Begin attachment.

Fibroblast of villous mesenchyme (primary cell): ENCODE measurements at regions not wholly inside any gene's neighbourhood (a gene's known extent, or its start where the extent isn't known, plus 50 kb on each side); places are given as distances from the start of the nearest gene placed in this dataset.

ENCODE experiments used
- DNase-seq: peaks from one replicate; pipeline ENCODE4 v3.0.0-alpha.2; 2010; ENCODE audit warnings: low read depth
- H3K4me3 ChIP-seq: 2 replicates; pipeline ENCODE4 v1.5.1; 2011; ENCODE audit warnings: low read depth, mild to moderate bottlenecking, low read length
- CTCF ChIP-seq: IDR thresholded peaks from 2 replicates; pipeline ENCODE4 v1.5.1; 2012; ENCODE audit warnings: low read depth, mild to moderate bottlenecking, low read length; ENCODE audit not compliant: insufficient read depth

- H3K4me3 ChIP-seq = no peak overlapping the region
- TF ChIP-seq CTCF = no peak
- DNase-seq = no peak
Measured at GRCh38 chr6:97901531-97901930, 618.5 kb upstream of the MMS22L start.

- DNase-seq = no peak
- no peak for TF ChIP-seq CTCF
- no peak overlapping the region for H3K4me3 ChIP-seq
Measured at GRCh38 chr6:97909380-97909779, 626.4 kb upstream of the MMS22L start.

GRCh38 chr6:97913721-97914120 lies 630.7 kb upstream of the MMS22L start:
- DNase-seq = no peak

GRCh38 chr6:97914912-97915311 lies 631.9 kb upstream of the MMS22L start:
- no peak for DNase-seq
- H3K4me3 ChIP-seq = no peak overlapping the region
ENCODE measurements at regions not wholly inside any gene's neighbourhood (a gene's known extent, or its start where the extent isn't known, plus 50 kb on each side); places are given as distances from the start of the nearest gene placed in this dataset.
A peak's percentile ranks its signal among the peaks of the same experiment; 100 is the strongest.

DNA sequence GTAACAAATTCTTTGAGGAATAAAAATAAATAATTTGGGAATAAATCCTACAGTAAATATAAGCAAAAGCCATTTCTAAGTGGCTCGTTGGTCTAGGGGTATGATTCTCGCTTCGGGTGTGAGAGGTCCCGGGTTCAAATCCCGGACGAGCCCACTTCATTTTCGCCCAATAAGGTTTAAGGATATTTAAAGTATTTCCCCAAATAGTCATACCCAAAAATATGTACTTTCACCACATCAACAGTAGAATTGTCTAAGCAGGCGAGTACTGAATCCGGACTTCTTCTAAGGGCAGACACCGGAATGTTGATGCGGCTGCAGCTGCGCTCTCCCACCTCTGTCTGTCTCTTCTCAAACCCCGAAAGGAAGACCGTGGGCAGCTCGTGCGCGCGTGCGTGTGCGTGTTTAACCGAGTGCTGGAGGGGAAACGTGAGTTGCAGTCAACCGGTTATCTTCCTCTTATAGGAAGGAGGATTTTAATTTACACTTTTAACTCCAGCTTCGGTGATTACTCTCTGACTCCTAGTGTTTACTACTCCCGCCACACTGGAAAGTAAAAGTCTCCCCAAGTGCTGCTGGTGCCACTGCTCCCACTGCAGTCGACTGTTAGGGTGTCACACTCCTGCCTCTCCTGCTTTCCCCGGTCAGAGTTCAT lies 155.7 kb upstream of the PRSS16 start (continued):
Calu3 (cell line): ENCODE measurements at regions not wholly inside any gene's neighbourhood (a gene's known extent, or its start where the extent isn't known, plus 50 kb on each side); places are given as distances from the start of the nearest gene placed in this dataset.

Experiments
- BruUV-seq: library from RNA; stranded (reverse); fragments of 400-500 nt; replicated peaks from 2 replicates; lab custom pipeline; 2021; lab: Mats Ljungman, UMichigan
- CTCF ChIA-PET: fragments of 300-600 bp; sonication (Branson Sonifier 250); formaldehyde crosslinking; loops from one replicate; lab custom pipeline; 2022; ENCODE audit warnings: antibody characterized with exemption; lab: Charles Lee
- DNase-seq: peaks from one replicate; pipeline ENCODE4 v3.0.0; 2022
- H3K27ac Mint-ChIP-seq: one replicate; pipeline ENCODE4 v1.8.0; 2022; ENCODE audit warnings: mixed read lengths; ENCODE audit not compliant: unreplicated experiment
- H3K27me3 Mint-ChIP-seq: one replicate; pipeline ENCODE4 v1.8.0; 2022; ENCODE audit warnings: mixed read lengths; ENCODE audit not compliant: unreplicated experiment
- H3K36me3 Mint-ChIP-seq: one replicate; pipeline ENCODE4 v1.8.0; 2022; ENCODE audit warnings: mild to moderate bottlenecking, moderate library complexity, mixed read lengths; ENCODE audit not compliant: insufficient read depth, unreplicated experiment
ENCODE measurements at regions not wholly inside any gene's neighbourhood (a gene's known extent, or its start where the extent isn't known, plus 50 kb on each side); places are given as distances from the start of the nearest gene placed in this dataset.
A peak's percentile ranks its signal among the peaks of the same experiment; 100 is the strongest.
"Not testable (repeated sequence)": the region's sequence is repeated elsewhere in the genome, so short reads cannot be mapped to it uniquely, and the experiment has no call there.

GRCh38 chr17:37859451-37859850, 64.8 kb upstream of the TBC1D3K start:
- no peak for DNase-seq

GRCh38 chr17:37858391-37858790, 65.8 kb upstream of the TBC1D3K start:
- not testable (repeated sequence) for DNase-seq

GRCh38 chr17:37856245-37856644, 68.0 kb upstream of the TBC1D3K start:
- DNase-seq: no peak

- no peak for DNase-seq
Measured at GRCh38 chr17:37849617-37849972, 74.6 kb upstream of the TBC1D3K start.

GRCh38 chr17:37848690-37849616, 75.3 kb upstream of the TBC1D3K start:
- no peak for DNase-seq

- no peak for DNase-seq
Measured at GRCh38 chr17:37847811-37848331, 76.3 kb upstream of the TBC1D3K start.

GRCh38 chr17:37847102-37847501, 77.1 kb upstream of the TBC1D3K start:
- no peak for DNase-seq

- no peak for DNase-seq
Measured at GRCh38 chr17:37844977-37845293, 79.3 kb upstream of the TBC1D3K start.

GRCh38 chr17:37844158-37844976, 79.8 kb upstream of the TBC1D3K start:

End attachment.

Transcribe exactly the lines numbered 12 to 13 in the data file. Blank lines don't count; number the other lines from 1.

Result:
- no peak overlapping the region for H3K4me3 ChIP-seq
Measured at GRCh38 chr6:97909380-97909779, 626.4 kb upstream of the MMS22L start.